Heat turbo sets are also an ideal time to practise your hydration strategy.
And, if you don’t have a turbo or want to keep riding outdoors for all the benefits it brings, you can look at wearing more layers on your training rides ahead of your event.
5. Have a hot bath
In 2020, Dr Jessica Mee conducted research on pre-event acclimatising. The results found that if you take a hot bath after exercising in cool conditions, building up from 10 to 20 to 40 minutes (in the bath) over the course of six days, you get a profound reduction in resting core temperature of about a third of a degree, which more than bettered exercise heat acclimatisation.
6. Choose liquids and semi-solids for fuel
Hot weather can also upset your digestion by reducing blood flow to the gastrointestinal tract. “Dehydration can also impair our ability to transport nutrients through the intestine lining,” says
EF Pro Cycling nutritionist Will Girling.
“Heat will lower your appetite, so opt for liquids and semi-solids, such as energy gels,” says Girling.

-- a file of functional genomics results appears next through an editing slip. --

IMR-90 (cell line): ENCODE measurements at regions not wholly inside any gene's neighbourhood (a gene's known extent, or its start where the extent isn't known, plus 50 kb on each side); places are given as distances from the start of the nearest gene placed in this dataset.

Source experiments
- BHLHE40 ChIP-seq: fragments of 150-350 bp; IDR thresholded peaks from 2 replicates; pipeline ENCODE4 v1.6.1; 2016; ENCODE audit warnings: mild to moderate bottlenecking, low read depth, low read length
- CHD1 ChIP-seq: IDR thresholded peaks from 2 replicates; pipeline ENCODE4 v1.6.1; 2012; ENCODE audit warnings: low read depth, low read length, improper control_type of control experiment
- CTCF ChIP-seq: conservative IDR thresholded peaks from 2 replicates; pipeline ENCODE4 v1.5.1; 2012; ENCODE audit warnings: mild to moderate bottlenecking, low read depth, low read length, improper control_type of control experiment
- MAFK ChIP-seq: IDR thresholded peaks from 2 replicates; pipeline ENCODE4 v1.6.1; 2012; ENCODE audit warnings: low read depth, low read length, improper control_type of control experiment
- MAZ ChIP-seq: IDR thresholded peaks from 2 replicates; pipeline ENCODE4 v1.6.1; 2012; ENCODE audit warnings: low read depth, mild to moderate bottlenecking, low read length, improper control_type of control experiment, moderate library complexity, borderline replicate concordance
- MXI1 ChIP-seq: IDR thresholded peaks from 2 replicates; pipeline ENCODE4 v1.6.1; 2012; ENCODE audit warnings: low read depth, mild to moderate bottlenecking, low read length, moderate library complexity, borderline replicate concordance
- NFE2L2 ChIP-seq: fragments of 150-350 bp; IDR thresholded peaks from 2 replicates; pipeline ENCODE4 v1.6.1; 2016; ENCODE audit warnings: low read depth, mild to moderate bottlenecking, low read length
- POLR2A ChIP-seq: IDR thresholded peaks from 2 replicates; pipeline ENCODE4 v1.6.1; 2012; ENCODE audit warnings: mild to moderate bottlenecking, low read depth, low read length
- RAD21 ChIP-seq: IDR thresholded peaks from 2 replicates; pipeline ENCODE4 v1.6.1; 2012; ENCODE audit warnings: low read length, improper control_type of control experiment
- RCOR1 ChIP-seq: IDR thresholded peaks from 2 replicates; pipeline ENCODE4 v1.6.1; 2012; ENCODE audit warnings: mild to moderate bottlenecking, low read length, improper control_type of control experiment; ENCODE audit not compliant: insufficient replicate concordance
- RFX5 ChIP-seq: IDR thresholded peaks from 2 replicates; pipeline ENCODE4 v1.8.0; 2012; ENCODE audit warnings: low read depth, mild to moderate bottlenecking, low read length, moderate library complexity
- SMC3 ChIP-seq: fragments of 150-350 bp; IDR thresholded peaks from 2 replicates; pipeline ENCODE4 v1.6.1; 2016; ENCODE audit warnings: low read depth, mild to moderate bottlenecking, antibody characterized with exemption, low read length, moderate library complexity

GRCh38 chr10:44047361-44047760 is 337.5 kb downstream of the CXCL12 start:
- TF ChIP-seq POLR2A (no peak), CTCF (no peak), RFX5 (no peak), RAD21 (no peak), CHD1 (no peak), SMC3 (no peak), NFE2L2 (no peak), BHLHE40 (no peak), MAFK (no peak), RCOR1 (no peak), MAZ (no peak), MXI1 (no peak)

Try making homemade flapjacks for long rides because they have a higher moisture content than many dry energy bars.
7. Cool clothing
What you wear in summer is as crucial as kit choices for riding in the cold. Your helmet should feature plenty of cooling vents and you need a pair of the best cycling sunglasses to filter harmful UV rays.
Look for a cycling jersey with mesh panels to aid ventilation (but watch out for sunburn). Light-coloured clothing is better at reflecting heat, but some dark jerseys feature a textile called Coldblack that helps reflect the sun to prevent heat build-up.
“Colour makes less of a difference than you might think, especially while moving,” explains Yanto Barker, founder of Le Col clothing.
“A summer baselayer will help wick sweat away and circulate airflow more evenly to avoid sweat pooling,” adds the former pro rider.
8. Be aware of the conditions
Black strips of tarmac absorb the heat from the sun easily and by the time the day’s stage starts, road surface can easily reach 50-80°C. In turn, the air directly above is heated up like a kettle, so when the temperature in the shade is 32 to 40°C, that could equate to 50°C or more for the cyclist.